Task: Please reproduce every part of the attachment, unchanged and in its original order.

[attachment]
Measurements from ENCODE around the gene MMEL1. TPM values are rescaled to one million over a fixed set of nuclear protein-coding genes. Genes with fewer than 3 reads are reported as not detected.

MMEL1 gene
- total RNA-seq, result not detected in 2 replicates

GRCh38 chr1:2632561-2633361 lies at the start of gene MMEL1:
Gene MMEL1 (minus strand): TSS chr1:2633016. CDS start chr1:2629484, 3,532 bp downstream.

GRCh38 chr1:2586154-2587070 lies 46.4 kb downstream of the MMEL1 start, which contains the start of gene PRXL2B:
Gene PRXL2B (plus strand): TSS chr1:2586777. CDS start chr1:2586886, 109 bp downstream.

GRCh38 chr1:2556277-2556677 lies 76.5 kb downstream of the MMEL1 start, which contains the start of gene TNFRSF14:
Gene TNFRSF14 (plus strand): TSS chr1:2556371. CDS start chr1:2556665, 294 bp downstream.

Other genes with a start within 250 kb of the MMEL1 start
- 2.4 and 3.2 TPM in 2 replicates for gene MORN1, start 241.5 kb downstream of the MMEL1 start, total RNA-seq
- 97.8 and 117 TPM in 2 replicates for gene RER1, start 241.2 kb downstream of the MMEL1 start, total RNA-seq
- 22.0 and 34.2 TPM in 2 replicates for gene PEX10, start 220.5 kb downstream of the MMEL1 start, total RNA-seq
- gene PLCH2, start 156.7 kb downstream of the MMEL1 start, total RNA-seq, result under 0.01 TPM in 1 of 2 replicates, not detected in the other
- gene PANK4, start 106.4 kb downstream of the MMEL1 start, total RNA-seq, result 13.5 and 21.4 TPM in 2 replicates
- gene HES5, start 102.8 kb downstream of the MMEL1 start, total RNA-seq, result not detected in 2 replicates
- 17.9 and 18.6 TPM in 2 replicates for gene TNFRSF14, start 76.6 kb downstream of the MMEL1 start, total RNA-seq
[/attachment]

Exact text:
Measurements from ENCODE around the gene MMEL1. TPM values are rescaled to one million over a fixed set of nuclear protein-coding genes. Genes with fewer than 3 reads are reported as not detected.

MMEL1 gene
- total RNA-seq, result not detected in 2 replicates

GRCh38 chr1:2632561-2633361 lies at the start of gene MMEL1:
Gene MMEL1 (minus strand): TSS chr1:2633016. CDS start chr1:2629484, 3,532 bp downstream.

GRCh38 chr1:2586154-2587070 lies 46.4 kb downstream of the MMEL1 start, which contains the start of gene PRXL2B:
Gene PRXL2B (plus strand): TSS chr1:2586777. CDS start chr1:2586886, 109 bp downstream.

GRCh38 chr1:2556277-2556677 lies 76.5 kb downstream of the MMEL1 start, which contains the start of gene TNFRSF14:
Gene TNFRSF14 (plus strand): TSS chr1:2556371. CDS start chr1:2556665, 294 bp downstream.

Other genes with a start within 250 kb of the MMEL1 start
- 2.4 and 3.2 TPM in 2 replicates for gene MORN1, start 241.5 kb downstream of the MMEL1 start, total RNA-seq
- 97.8 and 117 TPM in 2 replicates for gene RER1, start 241.2 kb downstream of the MMEL1 start, total RNA-seq
- 22.0 and 34.2 TPM in 2 replicates for gene PEX10, start 220.5 kb downstream of the MMEL1 start, total RNA-seq
- gene PLCH2, start 156.7 kb downstream of the MMEL1 start, total RNA-seq, result under 0.01 TPM in 1 of 2 replicates, not detected in the other
- gene PANK4, start 106.4 kb downstream of the MMEL1 start, total RNA-seq, result 13.5 and 21.4 TPM in 2 replicates
- gene HES5, start 102.8 kb downstream of the MMEL1 start, total RNA-seq, result not detected in 2 replicates
- 17.9 and 18.6 TPM in 2 replicates for gene TNFRSF14, start 76.6 kb downstream of the MMEL1 start, total RNA-seq